[WORLD PREMIERE ~ ADELAIDE EXCLUSIVE ~ AUS ~ IF YOU LOVE… MUSIC THAT MOVES YOU]
Dunstan Playhouse, Adelaide Festival Centre, Fri 14 Jun.
“My name is Dami Im, and I’m here to tell you my version of my story.” With those words, national treasure, Eurovision near-winner and actual X-Factor winner Dami Im set about taking the Dunstan Playhouse audience on a journey, starting with her arrival in Australia at age nine, through her youth as a piano prodigy, her pursuit of a singing career, her experience of reality television, her star turn on the world stage, and finally, to her life now as a successful recording and performing artist in her own right.
Of course, with each story came a song. Leading off with Mariah Carey’s Hero, Im recalled the song she chose to audition for X-Factor, and noted how the demands of reality television can result in the creation of a persona that may not fully reflect the individual. As the evening progressed, she worked to fill in the broad strokes that served as her introduction to the Australian public, while still honouring and delivering some of the more noteworthy performances that served as turning points, including Dolly Parton’s Jolene, which led to her brief elimination from the competition, and Prince’s Purple Rain, the show-stopper that turned the tide in her favour, and was still just as powerful, a highlight that got perhaps the biggest cheers of the night.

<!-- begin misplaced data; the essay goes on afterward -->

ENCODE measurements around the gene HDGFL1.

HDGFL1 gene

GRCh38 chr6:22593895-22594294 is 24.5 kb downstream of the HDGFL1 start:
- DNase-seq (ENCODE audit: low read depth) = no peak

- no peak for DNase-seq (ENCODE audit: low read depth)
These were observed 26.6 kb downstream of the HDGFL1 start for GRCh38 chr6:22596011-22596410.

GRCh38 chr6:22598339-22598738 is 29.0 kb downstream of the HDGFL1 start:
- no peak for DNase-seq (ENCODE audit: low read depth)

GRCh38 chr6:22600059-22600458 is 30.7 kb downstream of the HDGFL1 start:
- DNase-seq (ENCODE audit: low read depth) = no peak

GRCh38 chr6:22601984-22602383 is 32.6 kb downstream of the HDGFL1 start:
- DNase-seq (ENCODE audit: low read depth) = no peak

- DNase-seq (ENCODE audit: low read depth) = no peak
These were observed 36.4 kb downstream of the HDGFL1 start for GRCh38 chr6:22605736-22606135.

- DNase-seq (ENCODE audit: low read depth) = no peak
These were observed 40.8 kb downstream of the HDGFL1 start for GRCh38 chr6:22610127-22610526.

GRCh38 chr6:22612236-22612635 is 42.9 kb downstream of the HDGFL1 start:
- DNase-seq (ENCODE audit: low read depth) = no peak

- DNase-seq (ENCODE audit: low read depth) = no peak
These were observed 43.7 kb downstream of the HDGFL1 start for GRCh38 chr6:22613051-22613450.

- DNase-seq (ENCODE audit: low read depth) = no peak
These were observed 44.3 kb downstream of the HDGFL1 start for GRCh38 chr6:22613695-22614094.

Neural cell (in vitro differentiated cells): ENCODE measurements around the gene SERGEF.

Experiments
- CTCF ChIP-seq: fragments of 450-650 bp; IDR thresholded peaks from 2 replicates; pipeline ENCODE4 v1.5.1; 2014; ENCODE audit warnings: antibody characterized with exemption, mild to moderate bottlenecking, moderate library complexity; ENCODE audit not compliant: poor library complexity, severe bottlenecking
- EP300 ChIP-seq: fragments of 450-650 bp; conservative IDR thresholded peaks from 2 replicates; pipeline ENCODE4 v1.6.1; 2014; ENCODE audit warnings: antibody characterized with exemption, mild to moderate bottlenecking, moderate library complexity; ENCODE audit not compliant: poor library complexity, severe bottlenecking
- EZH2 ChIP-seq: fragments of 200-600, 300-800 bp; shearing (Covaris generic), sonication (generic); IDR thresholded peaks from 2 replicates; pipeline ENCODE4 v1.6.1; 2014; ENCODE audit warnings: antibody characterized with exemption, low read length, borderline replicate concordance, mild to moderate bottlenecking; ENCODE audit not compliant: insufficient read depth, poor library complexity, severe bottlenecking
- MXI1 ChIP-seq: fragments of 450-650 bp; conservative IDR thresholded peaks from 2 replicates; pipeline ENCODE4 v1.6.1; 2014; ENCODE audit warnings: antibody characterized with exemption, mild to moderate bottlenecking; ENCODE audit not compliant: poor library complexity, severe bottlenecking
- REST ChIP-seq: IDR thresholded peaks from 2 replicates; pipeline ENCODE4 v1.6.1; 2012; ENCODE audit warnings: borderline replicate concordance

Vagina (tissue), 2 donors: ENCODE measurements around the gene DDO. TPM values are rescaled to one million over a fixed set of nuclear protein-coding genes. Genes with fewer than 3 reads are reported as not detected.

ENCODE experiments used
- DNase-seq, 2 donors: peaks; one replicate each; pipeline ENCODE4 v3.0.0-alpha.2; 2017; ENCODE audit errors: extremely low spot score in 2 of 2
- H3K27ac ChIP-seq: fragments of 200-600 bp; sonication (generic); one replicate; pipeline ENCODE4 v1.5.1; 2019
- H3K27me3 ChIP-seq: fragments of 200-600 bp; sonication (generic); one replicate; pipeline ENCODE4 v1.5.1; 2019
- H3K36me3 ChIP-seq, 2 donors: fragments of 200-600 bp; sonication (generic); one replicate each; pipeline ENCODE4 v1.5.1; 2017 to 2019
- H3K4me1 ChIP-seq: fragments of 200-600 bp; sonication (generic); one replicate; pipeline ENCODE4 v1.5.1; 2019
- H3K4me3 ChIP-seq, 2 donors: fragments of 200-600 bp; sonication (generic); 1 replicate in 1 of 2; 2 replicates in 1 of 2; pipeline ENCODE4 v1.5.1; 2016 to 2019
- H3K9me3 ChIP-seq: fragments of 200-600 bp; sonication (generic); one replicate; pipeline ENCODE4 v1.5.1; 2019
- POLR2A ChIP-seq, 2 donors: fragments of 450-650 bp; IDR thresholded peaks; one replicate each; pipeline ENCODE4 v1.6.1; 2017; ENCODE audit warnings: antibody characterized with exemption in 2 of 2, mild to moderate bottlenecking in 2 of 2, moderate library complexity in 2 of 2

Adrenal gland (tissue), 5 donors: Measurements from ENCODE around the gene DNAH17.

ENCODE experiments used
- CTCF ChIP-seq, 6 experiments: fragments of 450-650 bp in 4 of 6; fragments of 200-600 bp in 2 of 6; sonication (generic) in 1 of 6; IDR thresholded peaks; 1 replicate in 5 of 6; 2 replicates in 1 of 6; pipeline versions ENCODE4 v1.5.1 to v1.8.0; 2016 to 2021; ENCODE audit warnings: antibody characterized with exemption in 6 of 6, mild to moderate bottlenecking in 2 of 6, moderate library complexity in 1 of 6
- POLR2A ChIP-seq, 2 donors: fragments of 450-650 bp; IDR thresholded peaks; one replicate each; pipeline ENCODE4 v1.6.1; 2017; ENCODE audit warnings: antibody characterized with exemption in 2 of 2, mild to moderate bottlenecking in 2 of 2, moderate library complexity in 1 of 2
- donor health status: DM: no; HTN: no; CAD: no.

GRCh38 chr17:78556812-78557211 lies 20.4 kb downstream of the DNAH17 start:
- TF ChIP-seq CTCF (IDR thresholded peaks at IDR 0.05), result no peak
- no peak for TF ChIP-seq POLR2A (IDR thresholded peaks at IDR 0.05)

She explained that winning X-Factor led to a difficult transitional period, during which conflicting conceptions of her public image, questions about repertoire and singles, and relentless travel for public events threatened to overwhelm her. However, eventually she emerged with her hit single Super Love, and soon after followed with the story of representing Australia at Eurovision, a point of pride both for her and the audience. Performing her Eurovision entry Sound Of Silence alone at the piano, she once again held the room in the palm of her hand.
Throughout the show, Dami Im’s desire to be understood shone through in her storytelling, and she ultimately arrived at a persona and image that she felt reflected her true self, along with a focus on her own songwriting, showcased in her performances of recent tracks Dreamer and Crying Underwater, before closing with a performance of her hit, Gladiator.
However, the ratio of storytelling to singing seemed out of balance, such that seemingly more time was spent speaking than performing music. This was underscored by the fact that the show was advertised at 70 minutes, but ran far in excess of 90 minutes, after which the house lights immediately dismissed the possibility of an encore. Other questionable choices, such as the decision to introduce her band members by first name only, added to the sense that the show could use some polish.
The Adelaide Cabaret Festival is loaded with tightly-crafted performances, and these sorts of unattended details stand out as a result. Perhaps a conceptual collaborator could help to build a show that really plays to Dami Im’s strengths, because for those fleeting moments when she was playing piano and singing, it was truly spectacular.